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Mon, Jun 9th - 6:32AM

Fighting Back against High Gas Prices

 Imagine paying $5.40 per gallon of gasoline? Seem farfetched? It is what Canadians are currently paying at a rate of $1.35 per litre (there is roughly 4 litres in a gallon).


So are Canadians fed up with paying high gas prices? SUV sales are dropping and smaller car sales are soaring. Consumers are so fed up that they're finally adjusting their behaviour...?

In the past, we complained but did nothing, preferring instead to condemn those evil oil companies and demand that the government keep gas prices artificially low.

This time it's different. The long-term trend toward high prices is clear.

Imagine test driving a vehicle that, in a variety of driving scenarios, uses considerably less gasoline than conventional cars. When booting around the city, it almost uses no gas at all. Instead, it relies mostly on electricity from the grid. Just plug into a wall socket overnight and you're ready to go in the morning.

Interested? You should be – it could be the kind of car sitting in your driveway 10 years, even five years, from now. It's called a plug-in hybrid electric vehicle, or PHEV.

In this case it is a 2004 Toyota Prius that had been retrofitted with a lithium-ion battery pack and a charging outlet on the back bumper. Unlike a regular Prius, which has a smaller nickel-metal hydride battery that's recharged by the engine and by capturing braking energy, this Prius uses electricity from the grid to displace gasoline use.

Concord-based Hymotion did the retrofit, using batteries from Boston-area company A123 Systems, which is now Hymotion's parent company. It's the same battery technology being considered by General Motors for its Volt electric car, which is scheduled for commercial release in 2010, and a plug-in hybrid version of its Saturn Vue SUV.

For drives within the city, each trip ranging from 10 to 20 kilometres, the fuel economy is about two litres per 100 kilometres.

"Downtown, these types of vehicles can make huge improvements," says Ricardo Bazzarella, founder of Hymotion. He says more people than ever are stopping him on the road and asking questions about the car. "People want to know more because gas prices have gotten so high and they're looking for alternatives."

Smog is another issue. On Friday, the Ontario Medical Association announced that smog is responsible for an estimated 9,500 premature deaths in the province each year. Imagine if we all drove an emission-free electric car in downtown Toronto?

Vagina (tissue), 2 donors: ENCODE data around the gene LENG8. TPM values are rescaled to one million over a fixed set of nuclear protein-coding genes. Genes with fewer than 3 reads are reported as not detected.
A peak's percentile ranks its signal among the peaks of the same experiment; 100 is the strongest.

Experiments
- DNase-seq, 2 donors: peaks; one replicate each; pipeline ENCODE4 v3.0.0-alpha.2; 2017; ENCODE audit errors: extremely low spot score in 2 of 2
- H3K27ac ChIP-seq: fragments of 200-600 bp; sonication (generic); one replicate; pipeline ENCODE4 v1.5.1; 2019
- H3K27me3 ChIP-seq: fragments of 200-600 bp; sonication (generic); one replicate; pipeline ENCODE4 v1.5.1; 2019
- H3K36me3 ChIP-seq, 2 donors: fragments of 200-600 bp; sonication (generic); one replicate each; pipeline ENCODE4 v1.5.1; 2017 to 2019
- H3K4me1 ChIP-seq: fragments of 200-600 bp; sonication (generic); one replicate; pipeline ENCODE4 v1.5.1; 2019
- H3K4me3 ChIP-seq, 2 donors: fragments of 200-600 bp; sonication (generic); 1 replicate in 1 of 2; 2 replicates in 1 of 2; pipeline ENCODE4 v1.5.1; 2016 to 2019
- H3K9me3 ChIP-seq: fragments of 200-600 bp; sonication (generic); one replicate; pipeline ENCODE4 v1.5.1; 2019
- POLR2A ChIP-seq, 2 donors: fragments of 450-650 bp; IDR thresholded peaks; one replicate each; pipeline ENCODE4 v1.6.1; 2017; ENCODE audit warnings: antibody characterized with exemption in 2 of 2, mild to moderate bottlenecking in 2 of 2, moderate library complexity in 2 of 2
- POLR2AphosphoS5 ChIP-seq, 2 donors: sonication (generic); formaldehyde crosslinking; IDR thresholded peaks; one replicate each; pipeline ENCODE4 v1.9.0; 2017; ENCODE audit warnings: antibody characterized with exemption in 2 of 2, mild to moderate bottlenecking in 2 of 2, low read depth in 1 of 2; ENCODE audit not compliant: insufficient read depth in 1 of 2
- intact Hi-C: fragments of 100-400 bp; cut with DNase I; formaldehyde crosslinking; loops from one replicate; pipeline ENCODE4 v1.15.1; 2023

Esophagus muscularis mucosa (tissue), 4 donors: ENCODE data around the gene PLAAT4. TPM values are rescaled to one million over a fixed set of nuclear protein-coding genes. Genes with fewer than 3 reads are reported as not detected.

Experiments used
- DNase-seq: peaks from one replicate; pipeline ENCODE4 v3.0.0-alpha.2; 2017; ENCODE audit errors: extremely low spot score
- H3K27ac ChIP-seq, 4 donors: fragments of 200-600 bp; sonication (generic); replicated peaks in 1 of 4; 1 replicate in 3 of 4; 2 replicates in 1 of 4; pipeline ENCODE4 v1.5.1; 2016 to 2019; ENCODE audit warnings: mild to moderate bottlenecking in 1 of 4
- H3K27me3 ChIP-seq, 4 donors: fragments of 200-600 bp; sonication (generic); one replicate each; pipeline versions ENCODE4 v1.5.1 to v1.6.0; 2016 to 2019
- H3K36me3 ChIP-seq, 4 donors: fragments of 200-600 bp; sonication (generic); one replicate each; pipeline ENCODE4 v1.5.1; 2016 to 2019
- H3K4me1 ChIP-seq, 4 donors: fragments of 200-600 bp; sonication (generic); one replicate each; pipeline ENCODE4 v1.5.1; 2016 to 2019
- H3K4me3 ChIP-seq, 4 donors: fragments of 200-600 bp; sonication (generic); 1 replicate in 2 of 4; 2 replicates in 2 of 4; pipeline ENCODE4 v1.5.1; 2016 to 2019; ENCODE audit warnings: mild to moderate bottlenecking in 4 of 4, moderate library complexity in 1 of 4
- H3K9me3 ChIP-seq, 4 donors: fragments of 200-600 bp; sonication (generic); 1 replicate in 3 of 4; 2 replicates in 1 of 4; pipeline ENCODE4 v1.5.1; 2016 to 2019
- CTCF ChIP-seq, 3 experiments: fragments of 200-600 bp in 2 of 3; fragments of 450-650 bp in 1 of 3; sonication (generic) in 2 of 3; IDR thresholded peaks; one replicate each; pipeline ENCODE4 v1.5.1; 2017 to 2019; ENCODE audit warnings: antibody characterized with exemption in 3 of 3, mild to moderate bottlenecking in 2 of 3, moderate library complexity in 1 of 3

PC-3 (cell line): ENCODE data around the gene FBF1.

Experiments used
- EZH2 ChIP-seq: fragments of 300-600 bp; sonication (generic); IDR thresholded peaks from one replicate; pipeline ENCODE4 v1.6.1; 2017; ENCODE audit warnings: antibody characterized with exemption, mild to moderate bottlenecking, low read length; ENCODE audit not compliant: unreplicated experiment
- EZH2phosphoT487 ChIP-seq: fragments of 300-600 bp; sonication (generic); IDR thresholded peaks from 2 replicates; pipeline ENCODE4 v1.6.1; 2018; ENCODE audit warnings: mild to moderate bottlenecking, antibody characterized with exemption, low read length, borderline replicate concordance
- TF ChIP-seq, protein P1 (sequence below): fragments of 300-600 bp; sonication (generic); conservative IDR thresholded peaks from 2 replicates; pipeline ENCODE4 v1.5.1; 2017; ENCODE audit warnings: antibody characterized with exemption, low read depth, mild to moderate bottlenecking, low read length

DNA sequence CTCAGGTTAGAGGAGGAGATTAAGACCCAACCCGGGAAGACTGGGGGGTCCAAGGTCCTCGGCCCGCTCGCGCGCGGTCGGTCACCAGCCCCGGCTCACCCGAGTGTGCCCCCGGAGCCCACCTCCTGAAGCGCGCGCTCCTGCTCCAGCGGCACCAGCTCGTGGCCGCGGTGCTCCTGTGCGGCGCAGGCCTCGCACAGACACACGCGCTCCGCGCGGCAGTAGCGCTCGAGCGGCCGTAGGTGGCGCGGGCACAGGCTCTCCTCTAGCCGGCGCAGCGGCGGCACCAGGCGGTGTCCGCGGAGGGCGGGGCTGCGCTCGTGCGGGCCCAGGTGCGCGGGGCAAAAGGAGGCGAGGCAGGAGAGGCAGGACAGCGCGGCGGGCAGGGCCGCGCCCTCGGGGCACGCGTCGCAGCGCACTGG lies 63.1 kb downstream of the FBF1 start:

Hymotion/A123 is selling its plug-in retrofit kit for $10,000 (U.S.), aimed mostly at Prius drivers who need to replace their battery pack or are looking to push the fuel economy of their cars to the limit. The market is there. Toyota announced last month that Prius sales had surpassed one million since going on sale in the late 1990s.

Within the next few years, however, it's expected the major car manufacturers will have a number of their own plug-in models available for sale at prices affordable to the average driver.

Ric Fulop, an A123 co-founder and vice-president of business development, said they're not for people who generally drive more than 50 kilometres each day, at least not until the battery range improves – and they are improving. "But plug-in hybrids are very good for most commuters."

There are a few caveats. Like any vehicle, driving behaviour can dramatically affect performance. Aggressive drivers kick the car into gas mode more often, so get worse fuel economy. Same goes if you drive longer distances and on the highway. Efficiency also improves the more a person drives the vehicle, because they become more familiar with fuel-saving driving techniques. It should also be said that fuel economy, like most vehicles, is generally not as good in colder weather when you're cranking the heater and using defrost more often.

If you drive mostly in the city and rarely take the car on long highway drives, this type of vehicle is for you. If your commute every day, you'll still get decent mileage. But so will a typical subcompact car that's cheaper to purchase. It really depends on your needs.

The Automotive eZine - The Lilith eZine Automotive Section

GM's Hydrogen Equinox
Ford Escape Hybrid 2008
Toyota Prius Hybrid 2007
Toyota Camry Hybrid 2007
Saturn Aura Hybrid 2007
Lexus GS Hybrid 2007
Honda Accord Hybrid 2007
The Eco-Car Battleground
Green Cars in 2020
Green Sports Cars
Ford unveils `plug-in' fuel-cell hybrid
Hydrogen Power becoming a Reality
Laws pushing zero-emission cars
Is hydrogen power the future?
Cost, infrastructure hinder hydrogen
China auto makers roll out 'clean' cars
Fuel-cell work on track
 


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